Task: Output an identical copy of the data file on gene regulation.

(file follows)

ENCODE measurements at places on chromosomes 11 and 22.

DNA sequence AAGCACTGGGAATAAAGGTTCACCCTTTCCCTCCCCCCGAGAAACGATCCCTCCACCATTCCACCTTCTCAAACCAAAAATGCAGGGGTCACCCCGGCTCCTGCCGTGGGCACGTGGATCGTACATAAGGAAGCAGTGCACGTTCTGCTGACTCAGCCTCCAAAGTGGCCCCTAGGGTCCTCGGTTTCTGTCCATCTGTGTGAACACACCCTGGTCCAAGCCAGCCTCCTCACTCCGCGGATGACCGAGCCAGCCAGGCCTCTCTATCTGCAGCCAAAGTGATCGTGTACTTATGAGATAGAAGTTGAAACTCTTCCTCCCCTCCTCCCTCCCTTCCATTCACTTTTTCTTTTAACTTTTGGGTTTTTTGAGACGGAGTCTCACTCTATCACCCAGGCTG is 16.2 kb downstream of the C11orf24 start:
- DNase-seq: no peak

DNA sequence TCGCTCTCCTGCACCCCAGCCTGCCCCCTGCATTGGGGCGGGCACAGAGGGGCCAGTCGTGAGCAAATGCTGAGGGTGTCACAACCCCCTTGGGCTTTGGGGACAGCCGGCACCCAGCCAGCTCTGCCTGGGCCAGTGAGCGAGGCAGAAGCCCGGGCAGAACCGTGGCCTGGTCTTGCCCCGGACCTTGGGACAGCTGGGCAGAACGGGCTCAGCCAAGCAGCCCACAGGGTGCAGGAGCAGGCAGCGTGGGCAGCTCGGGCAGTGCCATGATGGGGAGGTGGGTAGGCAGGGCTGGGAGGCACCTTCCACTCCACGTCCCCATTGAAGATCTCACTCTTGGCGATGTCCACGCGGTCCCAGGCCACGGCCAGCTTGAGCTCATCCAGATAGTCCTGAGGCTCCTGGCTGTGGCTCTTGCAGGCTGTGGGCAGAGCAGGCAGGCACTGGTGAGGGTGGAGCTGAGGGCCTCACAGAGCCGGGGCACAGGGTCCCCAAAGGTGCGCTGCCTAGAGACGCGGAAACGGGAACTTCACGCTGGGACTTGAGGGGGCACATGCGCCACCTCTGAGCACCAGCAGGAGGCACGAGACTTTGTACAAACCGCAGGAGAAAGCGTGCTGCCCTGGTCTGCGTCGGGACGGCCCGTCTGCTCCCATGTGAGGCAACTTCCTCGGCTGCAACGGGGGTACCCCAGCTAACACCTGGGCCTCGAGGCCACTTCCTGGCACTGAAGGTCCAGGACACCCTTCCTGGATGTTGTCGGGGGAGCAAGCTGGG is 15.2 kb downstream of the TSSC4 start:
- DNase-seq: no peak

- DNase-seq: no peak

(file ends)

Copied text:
ENCODE measurements at places on chromosomes 11 and 22.

DNA sequence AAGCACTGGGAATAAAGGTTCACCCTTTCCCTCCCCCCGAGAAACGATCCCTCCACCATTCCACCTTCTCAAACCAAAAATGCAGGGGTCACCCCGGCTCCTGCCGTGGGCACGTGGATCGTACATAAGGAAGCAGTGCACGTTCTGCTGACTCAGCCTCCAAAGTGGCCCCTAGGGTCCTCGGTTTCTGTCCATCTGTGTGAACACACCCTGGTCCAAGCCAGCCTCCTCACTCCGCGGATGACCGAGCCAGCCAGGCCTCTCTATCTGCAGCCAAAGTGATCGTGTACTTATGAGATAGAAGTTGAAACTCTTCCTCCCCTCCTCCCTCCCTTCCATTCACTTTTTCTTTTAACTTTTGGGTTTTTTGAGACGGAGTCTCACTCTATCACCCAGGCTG is 16.2 kb downstream of the C11orf24 start:
- DNase-seq: no peak

DNA sequence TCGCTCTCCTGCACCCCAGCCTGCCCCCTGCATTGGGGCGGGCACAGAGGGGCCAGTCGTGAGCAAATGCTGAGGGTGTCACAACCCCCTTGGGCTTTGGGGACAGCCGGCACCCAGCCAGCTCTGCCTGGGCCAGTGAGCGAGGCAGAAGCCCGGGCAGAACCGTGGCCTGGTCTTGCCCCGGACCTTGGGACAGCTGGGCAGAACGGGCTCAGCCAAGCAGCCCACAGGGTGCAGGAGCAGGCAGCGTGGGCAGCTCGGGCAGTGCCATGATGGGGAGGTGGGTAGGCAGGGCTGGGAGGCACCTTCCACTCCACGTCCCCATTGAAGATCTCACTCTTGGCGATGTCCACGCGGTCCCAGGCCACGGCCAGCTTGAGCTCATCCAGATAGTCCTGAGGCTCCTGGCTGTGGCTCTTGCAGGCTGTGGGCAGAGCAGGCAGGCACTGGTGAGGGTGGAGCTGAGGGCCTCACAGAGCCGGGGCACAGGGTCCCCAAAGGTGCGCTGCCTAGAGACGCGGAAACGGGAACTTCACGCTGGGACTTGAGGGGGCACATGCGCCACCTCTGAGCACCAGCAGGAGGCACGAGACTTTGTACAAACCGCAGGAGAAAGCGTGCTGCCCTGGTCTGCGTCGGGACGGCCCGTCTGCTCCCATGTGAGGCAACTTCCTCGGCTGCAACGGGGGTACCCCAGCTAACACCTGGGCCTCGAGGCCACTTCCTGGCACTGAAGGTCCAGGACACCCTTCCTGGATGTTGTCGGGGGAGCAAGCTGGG is 15.2 kb downstream of the TSSC4 start:
- DNase-seq: no peak

- DNase-seq: no peak